I would often follow up my intense cardio with a little bit of weight lifting and then would do laps of the pool for another hour. Again, this fitness ‘regime’ might not seem too much of a big deal to some, but that coupled with my 800-1,200 daily calorific intake made me feel weak and lightheaded. But I didn’t care. As long as the number dropped each time I stepped onto the scales, I wanted to keep going.

Christmas 2018, at my lowest weight
Weight: 7.9 stone

As my weight dropped, I was getting comments saying how thin I looked and I relished in it. I was buying new clothes left and right and even went down half a shoe size (trust me I don’t know how! I was a five and now I’m a four-and-a-half). I went down from weighing 10.5 stone at the beginning of my ‘diet’ down to 9 stone and then down to just under 8 stone at my lowest.

Realising I Had a Problem

In October 2018, after spending a whole week eating nothing but a portion of Weetabix each day to ‘make room’ for my dinners out with family and friends for my birthday, I finally hit rock bottom. I remember having a panic attack over being presented with a meal that I hadn’t ‘planned’ for. I was crying, I was shaking, I was sweating and I felt that I couldn’t breathe. I had considered making myself throw up to be rid of the anxiety over what I just ate. Then, after a Christmas spent worrying about our meals together as a family and mentally keeping a tally and calculating each Malteaser, I was done.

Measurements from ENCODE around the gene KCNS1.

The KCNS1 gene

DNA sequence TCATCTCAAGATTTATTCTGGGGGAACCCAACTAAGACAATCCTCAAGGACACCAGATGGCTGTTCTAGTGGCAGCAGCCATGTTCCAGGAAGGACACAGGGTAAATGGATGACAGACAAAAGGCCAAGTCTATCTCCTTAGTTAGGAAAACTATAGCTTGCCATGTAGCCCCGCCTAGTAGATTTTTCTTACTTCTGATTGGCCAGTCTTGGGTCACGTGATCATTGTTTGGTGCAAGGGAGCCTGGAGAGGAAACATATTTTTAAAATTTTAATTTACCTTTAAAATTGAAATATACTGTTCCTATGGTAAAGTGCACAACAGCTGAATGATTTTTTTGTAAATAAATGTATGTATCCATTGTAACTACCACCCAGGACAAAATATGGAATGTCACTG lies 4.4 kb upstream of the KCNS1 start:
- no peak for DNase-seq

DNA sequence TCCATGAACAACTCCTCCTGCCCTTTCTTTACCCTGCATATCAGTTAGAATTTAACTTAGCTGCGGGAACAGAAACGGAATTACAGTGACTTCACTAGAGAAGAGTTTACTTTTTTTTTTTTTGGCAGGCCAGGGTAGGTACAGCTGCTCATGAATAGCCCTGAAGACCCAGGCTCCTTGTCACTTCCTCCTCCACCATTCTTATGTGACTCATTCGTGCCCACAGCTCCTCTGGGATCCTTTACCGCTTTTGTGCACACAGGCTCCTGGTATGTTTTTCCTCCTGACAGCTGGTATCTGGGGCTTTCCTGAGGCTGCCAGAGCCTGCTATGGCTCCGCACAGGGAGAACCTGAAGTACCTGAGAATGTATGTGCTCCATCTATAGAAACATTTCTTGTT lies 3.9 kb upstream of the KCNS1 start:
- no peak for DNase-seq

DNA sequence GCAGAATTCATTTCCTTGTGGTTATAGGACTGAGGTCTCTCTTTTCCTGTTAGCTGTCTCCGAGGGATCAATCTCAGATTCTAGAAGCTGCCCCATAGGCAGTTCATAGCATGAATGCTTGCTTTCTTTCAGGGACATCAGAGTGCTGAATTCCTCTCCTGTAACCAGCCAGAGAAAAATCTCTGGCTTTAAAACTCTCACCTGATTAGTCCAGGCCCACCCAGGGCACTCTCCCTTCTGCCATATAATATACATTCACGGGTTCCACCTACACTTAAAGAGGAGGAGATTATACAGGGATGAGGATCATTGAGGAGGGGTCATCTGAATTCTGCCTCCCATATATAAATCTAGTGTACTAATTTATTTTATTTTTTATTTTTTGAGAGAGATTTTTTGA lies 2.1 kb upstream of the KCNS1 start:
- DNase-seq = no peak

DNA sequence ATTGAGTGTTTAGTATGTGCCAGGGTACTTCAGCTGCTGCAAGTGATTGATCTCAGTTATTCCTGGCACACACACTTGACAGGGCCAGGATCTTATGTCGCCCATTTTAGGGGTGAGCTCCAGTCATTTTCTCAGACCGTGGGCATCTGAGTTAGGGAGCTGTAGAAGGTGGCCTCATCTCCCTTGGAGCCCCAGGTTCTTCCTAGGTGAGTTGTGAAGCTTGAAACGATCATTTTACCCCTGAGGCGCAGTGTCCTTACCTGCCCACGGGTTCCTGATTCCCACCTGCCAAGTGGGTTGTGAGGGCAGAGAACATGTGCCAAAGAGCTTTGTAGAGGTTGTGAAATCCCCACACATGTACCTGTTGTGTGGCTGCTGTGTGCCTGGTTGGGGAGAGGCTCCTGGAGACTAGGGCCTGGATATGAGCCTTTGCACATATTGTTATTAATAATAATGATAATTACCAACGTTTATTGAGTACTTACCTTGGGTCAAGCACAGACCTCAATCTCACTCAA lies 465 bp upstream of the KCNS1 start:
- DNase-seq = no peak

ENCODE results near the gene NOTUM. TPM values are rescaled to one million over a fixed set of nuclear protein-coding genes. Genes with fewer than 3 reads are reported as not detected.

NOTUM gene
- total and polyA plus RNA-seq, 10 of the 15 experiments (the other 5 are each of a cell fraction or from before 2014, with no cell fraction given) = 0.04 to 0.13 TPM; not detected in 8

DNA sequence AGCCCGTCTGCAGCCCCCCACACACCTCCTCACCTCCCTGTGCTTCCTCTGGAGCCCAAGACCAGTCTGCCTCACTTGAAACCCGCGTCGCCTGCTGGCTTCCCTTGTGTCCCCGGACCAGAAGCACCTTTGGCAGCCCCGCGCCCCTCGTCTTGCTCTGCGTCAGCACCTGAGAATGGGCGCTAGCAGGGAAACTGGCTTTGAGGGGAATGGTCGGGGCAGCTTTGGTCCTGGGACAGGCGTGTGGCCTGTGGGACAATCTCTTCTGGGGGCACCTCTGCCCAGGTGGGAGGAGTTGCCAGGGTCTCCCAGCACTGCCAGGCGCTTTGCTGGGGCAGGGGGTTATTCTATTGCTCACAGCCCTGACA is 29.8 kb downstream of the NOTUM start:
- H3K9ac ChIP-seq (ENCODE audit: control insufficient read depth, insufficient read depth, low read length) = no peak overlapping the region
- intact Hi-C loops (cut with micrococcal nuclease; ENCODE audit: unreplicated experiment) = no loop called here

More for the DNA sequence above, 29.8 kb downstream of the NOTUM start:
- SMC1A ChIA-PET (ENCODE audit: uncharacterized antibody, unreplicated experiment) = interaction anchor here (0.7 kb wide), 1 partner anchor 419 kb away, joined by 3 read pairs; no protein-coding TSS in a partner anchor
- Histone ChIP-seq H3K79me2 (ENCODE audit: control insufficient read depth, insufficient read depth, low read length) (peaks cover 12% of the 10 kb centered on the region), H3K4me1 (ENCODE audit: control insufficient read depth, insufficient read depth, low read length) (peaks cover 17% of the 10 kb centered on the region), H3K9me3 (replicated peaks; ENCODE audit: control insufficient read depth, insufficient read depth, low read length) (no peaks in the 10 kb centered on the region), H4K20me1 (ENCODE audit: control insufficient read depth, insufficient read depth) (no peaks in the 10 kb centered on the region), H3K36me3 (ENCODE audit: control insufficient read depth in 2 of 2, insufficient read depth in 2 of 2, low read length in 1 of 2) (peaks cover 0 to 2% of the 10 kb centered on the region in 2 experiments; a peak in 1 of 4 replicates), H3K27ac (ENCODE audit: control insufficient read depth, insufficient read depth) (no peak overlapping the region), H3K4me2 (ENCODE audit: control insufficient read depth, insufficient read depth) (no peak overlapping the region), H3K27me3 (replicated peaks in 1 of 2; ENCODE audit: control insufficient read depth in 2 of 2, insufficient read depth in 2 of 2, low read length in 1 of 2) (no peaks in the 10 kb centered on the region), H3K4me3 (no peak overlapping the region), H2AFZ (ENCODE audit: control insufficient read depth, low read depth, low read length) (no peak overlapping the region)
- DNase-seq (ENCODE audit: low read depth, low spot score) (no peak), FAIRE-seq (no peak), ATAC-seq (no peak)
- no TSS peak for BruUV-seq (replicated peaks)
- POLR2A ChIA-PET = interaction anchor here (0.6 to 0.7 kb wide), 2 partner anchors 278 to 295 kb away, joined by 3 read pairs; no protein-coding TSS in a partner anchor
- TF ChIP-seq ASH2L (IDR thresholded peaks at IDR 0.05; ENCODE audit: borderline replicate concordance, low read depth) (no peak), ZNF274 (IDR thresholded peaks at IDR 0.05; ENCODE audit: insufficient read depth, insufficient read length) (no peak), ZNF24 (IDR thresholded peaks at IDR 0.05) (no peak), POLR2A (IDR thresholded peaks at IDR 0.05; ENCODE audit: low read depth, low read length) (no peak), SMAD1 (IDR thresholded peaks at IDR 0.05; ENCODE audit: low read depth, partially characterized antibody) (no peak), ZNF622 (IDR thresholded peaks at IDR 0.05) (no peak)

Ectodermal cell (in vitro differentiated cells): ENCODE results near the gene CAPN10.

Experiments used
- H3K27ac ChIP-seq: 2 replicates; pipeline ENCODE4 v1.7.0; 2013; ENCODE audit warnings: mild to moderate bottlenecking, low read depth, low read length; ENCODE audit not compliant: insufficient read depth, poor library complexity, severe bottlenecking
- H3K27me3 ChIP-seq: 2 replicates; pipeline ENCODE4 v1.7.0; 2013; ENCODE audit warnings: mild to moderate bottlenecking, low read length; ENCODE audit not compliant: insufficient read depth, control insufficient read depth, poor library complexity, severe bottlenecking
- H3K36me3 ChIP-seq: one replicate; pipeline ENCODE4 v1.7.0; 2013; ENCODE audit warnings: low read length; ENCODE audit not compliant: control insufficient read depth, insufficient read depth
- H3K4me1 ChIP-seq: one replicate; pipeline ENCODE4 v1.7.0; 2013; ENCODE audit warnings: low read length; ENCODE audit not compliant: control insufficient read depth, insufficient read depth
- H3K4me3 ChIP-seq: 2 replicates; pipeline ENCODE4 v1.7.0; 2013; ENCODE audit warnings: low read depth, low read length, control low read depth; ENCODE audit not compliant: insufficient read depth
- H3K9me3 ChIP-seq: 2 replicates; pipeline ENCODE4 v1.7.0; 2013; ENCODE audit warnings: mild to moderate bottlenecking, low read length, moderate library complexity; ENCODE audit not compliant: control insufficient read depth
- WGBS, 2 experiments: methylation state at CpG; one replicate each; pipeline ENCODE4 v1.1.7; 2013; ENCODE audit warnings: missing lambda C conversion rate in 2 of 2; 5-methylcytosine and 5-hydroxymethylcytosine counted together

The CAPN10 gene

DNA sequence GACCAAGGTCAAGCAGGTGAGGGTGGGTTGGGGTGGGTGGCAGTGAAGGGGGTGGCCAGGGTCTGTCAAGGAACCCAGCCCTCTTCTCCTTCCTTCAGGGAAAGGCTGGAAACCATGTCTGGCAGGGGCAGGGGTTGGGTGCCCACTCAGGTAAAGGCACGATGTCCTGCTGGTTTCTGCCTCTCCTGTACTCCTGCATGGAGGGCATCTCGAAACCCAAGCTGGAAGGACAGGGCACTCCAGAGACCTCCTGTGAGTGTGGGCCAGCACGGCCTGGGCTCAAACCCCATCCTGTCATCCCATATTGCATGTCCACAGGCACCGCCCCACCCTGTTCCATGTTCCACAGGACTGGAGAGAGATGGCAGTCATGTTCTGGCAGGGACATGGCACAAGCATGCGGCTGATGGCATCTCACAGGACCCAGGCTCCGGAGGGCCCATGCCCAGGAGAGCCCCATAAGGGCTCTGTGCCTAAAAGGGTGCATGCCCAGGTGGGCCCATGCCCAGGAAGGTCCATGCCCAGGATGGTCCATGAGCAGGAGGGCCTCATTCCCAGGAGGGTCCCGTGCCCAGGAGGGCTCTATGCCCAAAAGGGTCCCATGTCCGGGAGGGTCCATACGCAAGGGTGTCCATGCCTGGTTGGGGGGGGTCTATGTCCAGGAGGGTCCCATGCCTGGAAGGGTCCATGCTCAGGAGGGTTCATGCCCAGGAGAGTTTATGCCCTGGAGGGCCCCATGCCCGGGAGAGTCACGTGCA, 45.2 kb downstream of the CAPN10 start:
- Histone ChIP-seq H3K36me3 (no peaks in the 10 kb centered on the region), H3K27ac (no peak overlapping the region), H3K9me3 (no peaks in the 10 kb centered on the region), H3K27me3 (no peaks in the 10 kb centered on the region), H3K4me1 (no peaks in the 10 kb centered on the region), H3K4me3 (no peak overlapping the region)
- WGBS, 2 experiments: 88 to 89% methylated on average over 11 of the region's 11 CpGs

A birthday week spent working out the calories I was allowed before each meal

I said I was done, but my mind was still controlling and obsessive, and it took a lot of family and friends to help me realise my self-destructive patterns. Over the time, I had learned how to hide a lot of my negative habits in regard to my disordered eating from family and friends, and I would become incredibly defensive if they were pointed out to me. I would often respond with ‘you don’t understand’ or ‘it will only be for this time’. I feel that creating my calculated little world allowed me to feel more in control with myself and my life, after feeling so lost and out-of-control whilst at university and the years leading up to it.

Christmas 2019: feeling healthier and happier
Weight: 8.5 stone

My Current Situation